You might be asking yourself why on earth it matters that diverse books feature people of color on their covers. Well, unfortunately, it matters quite a bit. All too often, book covers for books about people of color are boldly white-washed, or the race of the person on the cover is deliberately obscured, or the publisher steers clear of having a person on the cover at all.
These ridiculous measures are usually taken in the name of sales. Publishers make the excuse that readers won’t buy books about POC, much less books with POC on the cover. Basically, they're saying that if you want readers to buy a book about characters of color, you have to trick the readers into thinking it’s a book about white people.
Yep, this seriously happens, especially with novels and especially in genres dominated by white authors and characters. Just take a look at Ursula K. LeGuin’s open letter about the white-washing her Earthsea series. LeGuin admits that she “eased the information about skin color in by degrees” in the pages of the book itself “hoping that the reader would get "into Ged's skin and only then discover it wasn't a white one.”
So, when an author and publisher come together and dare to actually represent a non-white character on the cover, it’s no small feat. Happily, it seems times are a-changing — at least a little bit — and you can now see many more book covers proudly declaring the non-white ethnicity of the characters within.
1. No-No Boy by John Okada
The 2014 edition of this classic featured a drawing of the face of a Japanese man, like the main character Ichiro Yamada. The story followed the “no-no boys” who were imprisoned in the United States for refusing to serve in the armed forces and swear loyalty to the U.S. after the Japanese Internment.
2. Caramelo by Sandra Cisneros
The vibrant young Chicana woman on the cover teases the lively content within. Caramelo is a story about stories and a story about the dizzying nature of truth when it comes to family.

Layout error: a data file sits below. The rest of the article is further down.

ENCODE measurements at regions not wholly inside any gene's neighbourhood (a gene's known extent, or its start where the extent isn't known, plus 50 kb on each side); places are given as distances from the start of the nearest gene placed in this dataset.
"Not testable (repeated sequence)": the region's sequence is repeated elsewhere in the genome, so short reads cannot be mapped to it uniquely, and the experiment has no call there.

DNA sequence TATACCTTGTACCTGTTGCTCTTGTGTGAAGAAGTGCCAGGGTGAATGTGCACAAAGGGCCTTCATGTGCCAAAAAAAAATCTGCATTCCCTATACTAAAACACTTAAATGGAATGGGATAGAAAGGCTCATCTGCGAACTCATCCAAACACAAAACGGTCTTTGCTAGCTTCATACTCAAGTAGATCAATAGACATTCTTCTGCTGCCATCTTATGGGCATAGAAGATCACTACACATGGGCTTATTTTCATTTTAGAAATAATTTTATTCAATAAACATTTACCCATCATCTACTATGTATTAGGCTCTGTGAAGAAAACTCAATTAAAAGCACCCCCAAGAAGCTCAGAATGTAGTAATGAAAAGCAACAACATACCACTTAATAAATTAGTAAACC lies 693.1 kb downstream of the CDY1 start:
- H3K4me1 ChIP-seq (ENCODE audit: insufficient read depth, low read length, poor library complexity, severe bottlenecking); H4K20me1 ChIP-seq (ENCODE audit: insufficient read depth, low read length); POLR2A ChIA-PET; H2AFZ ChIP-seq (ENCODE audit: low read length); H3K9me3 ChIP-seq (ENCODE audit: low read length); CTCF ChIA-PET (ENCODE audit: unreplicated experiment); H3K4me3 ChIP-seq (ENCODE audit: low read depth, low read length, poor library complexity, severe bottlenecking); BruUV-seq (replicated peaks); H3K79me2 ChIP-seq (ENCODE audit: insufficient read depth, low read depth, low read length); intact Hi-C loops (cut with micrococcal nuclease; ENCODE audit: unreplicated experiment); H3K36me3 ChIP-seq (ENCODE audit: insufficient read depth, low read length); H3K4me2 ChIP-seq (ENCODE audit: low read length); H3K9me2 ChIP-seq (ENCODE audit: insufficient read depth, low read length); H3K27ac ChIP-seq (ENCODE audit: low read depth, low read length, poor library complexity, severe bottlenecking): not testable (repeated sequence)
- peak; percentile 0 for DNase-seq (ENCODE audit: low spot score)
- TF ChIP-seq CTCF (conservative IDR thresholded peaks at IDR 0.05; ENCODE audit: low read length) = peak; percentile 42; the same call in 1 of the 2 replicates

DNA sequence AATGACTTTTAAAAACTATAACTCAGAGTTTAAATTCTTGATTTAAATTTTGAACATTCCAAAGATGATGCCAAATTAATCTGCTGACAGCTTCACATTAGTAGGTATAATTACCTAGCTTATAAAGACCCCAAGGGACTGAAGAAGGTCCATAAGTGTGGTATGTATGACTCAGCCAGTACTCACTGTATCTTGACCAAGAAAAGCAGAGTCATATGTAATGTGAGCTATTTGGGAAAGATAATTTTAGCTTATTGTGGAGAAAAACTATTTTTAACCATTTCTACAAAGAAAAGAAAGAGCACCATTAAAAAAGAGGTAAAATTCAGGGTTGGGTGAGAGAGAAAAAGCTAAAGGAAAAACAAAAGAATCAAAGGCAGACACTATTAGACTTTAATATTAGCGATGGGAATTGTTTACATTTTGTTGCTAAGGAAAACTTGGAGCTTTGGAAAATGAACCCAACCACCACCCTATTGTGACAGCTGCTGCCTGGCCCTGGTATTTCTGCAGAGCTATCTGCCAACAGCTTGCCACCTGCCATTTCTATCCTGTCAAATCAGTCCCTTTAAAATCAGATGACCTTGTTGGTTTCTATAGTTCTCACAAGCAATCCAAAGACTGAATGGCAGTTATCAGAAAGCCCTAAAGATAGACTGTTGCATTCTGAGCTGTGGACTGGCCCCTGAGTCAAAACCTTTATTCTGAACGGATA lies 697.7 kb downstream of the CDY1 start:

3. Kindred by Octavia Butler
Happily, most of Butler’s many novels actually feature people of color on the covers, even the ones published in the '70s and '80s. Kindred was published in 1979, and it has always featured a Black woman on the cover. As a bestseller and one of Butler’s most popular books, Kindred disproves the myth that sci-fi heroes have to be male and white to win an audience.
4. The Gangster We Are All Looking For by Thi Diem Thuy Le
A young Vietnamese girl graces the cover of this book, representing the young girl through whose eyes you experience the story of a family of Vietnamese refugees coping with their new life in California.
5. Nervous Conditions by Tsitsi Dangarembga
There are several editions of this book — all of which prominently feature an African woman or an artistic representation of an African woman on the cover. This, of course, should come as no surprise, since Dangerembga book isn’t afraid of representations and ideas that might make others uncomfortable. A portrait of post-colonial Zimbabwe, Nervous Conditions lays bare the many conditions and issues that face Zimbabwe and other African countries in the wake of colonialism.
6. Native Speaker by Chang Rae Lee
The story of a man straddling two worlds, Native Speaker wrestles with the two-world conflict of the Korean American immigrant experience. Featuring an image of a Korean man overlaid with a smaller shadow image of a young man in a cowboy outfit, the cover of the 1996 edition fits the story perfectly. A 1998 edition also features a Korean man walking at night on the street of an unidentified city.
7. The Mercy Thompson series by Patricia Briggs
Almost every book in this series features a rendition of the main character, a young Blackfoot woman, on the cover.
8. Typical American by Gish Jen
My favorite cover of Typical American is the one above — the smiling eyes of a Chinese man. It perfectly captures the humor of the novel and asks readers to rethink what a “typical American” looks like.
9. Krik? Krak! by Edwidge Danticat
Several of Danticat’s other novels feature beautiful images of women of color on the book covers, but this one actually features an image of the author herself!
10. The Heartsong of Charging Elk by James Welch
The Native American man on the cover is presumably a representation of the Oglala Sioux protagonist of the novel’s story. His laced-up European outfit in the photo subtly symbolizes the culture clash the main character faces as he finds himself abandoned in a foreign land and longing for home.
11. Clear Light of Day by Anita Desai
There is at least one other edition of the book that features a young Indian woman on the cover, but I prefer the one above. The image looks like it was cropped from a family portrait, a perfect cover for a story about sisters and family during the civil war in India.
12. Purple Hibiscus by Chimamanda Ngozi Adichie
Though not nearly as popular as her famous novel Americanah, Chimamanda Ngozi Adichei's Purple Hibiscus is one of her earlier works, published in 2005. It’s the story of how Nigeria's violent coup impacts 15-year-old Kambili and her family.
Image: Crystal Paul for Bustle